Browsing by Subject "Ecological bistability"

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  • Lehtinen, Sami O.; Geritz, Stefan A.H. (2019)
    We investigate the coevolution of cannibalistic predators and timid prey, which seek refuge upon detecting a predator. To understand how the species affect each other’s evolution, we derived the ecological model from individual-level processes using ordinary differential equations. The ecological dynamics exhibit bistability between equilibrium and periodic attractors, which may disappear through catastrophic bifurcations. Using the critical function analysis of adaptive dynamics, we classify general trade-offs between cannibalism and prey capture that produce different evolutionary outcomes. The evolutionary analysis reveals several ways in which cannibalism emerges as a response to timidity of the prey. The long-term coevolution either attains a singularity, or becomes cyclic through two mechanisms: genetical cycles through Hopf bifurcation of the singularity, or ecogenetical cycles involving abrupt switching between ecological attractors. Further diversification of cannibalism occurs through evolutionary branching, which is predicted to be delayed when simultaneous prey evolution is necessary for the singularity’s attainability. We conclude that predator-prey coevolution produces a variety of outcomes, in which evolutionary cycles are commonplace.
  • Lehtinen, Sami O.; Geritz, Stefanus A.H. (2019)
    We investigate the evolution of timidity in a prey species whose predator has cannibalistic tendencies. The ecological model is derived from individual-level processes, in which the prey seeks refuge after detecting a predator, and the predator cannibalises on the conspecific juveniles. Bifurcation analysis of the model reveals ecological bistability between equilibrium and periodic attractors. Using the framework of adaptive dynamics, we classify ten qualitatively different evolutionary scenarios induced by the ecological bistability. These scenarios include ecological attractor switching through catastrophic bifurcations, which can reverse the direction of evolution. We show that such reversals often result in evolutionary cycling of the level of timidity. In the absence of cannibalism, the model never exhibits ecological bistability nor evolutionary cycling. We conclude that cannibalistic predator behaviour can completely change both the ecological dynamics and the evolution of prey. (C) 2019 The Authors. Published by Elsevier Ltd.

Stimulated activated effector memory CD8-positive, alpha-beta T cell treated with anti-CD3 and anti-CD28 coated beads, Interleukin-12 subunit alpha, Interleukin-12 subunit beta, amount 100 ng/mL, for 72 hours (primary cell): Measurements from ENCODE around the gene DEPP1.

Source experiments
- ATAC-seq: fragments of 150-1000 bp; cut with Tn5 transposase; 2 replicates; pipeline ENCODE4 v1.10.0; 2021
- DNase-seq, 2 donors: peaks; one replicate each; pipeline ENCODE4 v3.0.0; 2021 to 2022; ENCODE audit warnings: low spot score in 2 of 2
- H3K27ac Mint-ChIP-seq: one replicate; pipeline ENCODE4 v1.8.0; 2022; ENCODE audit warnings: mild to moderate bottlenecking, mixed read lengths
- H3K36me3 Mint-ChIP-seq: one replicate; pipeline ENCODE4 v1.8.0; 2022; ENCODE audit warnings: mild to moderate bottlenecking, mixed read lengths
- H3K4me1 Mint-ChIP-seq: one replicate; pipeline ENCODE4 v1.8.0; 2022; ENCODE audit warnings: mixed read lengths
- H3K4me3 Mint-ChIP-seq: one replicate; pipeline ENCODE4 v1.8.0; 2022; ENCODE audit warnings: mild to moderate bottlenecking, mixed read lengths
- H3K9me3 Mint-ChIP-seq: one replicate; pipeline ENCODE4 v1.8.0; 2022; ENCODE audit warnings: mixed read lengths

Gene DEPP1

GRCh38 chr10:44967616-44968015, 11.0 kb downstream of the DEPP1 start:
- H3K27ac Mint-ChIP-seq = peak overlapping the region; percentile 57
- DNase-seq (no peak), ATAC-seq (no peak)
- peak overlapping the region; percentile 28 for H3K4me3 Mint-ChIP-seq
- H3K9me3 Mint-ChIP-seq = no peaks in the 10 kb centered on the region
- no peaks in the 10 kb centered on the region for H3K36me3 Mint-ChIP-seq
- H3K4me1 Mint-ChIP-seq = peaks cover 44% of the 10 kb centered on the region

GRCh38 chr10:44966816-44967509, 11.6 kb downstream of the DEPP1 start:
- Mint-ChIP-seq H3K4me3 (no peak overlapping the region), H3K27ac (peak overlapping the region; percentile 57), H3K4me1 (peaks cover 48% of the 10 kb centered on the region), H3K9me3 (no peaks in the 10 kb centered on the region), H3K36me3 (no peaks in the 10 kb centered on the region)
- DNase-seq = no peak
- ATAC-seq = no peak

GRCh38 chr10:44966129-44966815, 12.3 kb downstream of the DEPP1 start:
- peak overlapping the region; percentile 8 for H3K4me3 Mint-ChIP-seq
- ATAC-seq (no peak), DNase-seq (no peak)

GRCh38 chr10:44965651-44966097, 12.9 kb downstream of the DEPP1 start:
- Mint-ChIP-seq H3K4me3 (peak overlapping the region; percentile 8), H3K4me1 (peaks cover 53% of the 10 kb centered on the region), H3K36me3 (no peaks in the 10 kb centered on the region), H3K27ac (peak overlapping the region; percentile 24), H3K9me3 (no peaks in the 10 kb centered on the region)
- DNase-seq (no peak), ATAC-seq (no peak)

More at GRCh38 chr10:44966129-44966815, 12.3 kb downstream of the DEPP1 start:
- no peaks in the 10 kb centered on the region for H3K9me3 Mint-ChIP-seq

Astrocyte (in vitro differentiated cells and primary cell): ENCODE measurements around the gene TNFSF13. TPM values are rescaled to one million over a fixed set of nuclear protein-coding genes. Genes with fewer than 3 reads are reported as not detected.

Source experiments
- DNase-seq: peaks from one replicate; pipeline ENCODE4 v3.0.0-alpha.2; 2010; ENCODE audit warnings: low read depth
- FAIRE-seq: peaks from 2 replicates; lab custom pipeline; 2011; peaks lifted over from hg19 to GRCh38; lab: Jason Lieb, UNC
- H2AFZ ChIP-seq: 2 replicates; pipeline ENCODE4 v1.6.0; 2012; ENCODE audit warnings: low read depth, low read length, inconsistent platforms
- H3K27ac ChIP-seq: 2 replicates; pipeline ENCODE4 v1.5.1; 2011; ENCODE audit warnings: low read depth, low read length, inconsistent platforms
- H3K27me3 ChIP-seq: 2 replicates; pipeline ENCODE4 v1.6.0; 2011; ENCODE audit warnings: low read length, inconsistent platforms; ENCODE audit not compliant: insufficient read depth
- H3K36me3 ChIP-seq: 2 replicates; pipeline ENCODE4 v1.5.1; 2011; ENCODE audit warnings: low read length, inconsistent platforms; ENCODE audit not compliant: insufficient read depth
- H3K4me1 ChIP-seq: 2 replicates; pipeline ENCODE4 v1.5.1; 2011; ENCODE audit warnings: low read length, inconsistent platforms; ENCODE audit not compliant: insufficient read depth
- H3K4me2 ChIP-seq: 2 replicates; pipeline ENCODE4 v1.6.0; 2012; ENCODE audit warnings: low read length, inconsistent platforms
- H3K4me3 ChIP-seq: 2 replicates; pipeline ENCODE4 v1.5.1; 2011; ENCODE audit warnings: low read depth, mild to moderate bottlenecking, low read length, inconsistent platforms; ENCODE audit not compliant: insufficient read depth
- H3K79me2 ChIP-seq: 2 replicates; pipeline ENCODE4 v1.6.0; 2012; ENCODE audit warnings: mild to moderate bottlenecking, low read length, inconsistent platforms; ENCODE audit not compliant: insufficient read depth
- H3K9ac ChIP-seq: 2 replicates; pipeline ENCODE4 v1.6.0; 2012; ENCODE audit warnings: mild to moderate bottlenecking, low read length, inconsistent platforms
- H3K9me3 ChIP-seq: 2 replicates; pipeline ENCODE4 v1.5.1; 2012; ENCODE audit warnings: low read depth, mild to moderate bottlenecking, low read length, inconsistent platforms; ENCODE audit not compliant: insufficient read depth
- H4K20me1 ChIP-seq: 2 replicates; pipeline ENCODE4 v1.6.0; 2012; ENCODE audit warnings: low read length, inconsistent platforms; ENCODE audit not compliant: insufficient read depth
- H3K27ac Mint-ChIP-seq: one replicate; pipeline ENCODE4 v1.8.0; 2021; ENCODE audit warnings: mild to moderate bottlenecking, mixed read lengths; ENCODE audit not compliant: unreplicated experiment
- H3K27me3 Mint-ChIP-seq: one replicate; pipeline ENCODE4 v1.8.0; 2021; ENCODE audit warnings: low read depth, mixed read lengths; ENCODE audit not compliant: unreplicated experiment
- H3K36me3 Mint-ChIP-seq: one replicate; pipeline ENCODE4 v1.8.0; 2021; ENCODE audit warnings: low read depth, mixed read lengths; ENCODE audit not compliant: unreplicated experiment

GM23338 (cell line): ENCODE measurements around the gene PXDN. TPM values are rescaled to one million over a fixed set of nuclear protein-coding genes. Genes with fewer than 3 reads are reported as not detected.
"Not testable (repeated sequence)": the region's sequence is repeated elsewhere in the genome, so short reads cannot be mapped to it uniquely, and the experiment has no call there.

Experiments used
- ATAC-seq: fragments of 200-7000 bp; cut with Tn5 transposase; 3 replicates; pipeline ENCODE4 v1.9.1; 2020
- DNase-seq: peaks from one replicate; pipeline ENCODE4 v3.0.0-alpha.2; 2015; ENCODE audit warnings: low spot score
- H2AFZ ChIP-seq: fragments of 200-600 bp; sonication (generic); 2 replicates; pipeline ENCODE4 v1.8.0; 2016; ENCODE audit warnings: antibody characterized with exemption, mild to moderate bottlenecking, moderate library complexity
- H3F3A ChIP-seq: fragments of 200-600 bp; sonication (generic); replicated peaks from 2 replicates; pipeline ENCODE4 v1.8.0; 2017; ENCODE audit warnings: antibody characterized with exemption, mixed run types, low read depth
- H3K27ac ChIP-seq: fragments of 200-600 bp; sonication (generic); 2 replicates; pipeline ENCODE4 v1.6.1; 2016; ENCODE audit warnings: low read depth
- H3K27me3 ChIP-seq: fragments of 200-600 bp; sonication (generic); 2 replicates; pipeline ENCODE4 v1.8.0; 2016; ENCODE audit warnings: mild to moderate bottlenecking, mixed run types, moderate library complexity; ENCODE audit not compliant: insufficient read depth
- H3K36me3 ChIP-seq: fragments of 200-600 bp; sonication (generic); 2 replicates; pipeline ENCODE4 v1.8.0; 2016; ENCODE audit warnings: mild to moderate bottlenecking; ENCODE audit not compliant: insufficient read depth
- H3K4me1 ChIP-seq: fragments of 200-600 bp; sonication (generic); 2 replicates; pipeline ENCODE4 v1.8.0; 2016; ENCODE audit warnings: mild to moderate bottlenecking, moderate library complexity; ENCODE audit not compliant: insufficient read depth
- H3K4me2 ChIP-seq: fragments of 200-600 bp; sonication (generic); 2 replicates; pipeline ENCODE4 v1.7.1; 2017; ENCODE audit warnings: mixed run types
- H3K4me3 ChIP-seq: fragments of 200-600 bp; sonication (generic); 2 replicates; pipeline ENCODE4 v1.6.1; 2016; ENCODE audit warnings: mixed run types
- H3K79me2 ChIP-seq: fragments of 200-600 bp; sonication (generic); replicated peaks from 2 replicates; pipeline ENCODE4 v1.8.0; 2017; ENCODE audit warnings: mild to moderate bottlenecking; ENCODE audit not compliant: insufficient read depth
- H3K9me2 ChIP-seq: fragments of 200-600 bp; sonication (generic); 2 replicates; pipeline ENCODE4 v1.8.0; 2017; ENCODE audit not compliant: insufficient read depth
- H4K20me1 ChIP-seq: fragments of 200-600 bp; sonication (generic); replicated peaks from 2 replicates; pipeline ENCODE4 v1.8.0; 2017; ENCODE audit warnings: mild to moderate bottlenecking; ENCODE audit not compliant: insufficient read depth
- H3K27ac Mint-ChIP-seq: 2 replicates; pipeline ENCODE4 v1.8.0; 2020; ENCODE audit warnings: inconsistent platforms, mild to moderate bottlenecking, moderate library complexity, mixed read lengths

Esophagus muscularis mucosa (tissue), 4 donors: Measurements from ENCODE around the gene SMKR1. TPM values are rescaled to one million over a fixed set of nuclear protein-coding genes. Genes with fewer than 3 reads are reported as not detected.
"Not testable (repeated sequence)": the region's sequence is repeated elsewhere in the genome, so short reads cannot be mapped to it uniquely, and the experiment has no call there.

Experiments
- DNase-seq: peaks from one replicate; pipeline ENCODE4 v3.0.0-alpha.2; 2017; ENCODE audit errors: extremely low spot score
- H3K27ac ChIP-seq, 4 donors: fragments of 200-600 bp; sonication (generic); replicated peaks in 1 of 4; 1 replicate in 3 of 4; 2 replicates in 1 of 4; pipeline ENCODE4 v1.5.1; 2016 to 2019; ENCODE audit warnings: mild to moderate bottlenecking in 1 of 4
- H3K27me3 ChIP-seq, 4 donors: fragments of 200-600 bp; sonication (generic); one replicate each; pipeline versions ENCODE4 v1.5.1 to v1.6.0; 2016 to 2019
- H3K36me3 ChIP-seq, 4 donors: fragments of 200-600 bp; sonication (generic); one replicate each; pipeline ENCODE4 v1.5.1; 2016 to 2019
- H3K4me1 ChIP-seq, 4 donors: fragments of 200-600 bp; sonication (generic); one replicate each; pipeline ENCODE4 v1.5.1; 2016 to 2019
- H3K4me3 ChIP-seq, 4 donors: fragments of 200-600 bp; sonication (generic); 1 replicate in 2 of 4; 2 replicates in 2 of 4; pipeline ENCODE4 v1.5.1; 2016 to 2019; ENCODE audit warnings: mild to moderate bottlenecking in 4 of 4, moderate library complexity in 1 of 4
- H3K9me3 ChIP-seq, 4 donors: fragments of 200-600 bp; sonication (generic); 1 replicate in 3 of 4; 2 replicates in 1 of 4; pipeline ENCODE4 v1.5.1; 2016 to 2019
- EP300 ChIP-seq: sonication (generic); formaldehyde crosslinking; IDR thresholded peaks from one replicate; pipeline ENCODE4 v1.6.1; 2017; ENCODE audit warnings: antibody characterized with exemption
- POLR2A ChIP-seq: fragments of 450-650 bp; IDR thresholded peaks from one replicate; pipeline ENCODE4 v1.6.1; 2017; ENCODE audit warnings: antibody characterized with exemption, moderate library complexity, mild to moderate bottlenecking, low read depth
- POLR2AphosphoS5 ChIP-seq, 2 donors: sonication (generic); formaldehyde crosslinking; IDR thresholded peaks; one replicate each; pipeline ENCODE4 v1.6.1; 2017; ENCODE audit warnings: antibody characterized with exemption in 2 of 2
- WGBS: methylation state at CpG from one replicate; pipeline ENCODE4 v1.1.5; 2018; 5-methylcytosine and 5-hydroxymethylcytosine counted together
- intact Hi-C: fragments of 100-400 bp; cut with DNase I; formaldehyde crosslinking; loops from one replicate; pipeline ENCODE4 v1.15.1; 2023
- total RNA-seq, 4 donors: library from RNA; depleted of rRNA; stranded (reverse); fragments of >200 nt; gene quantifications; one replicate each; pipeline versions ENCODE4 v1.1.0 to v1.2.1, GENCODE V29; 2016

• Lehtinen, Sami (2021)
    In many terrestrial, marine, and freshwater predator-prey communities, young predators can be vulnerable to attacks by large prey. Frequent prey counter-attacks may hinder the persistence of predators. Despite the commonness of such role reversals in nature, they have rarely been addressed in evolutionary modelling. To understand how role reversals affect ecological and evolutionary dynamics of a predatorprey community, we derived an ecological model from individual-level processes using ordinary differential equations. The model reveals complex ecological dynamics, with possible bistability between alternative coexistence states and an Allee effect for the predators. We find that when prey counter-attacks are frequent, cannibalism is necessary for predator persistence. Using numerical analysis, we also find that a sudden ecological shift from coexistence to predator extinction can occur through several catastrophic bifurcations, including 'saddle-node', 'homoclinic', and 'subcritical Hopf'. The analysis of single-species evolution reveals that predator selection towards increasing or decreasing cannibalism triggers a catastrophic shift towards an extinction state of the predators. Such an evolutionary extinction of the predators may also be caused by prey selection towards increasing foraging activity because it facilitates encounters with vulnerable, young predators. The analysis of predator-prey coevolution further demonstrates that predator's catastrophic extinction becomes an even more likely outcome than in single-species evolution. Our results suggest that when young predators are vulnerable to prey attacks, a sudden extinction of the predators may be more common than currently understood. (C) 2020 The Author(s). Published by Elsevier Ltd.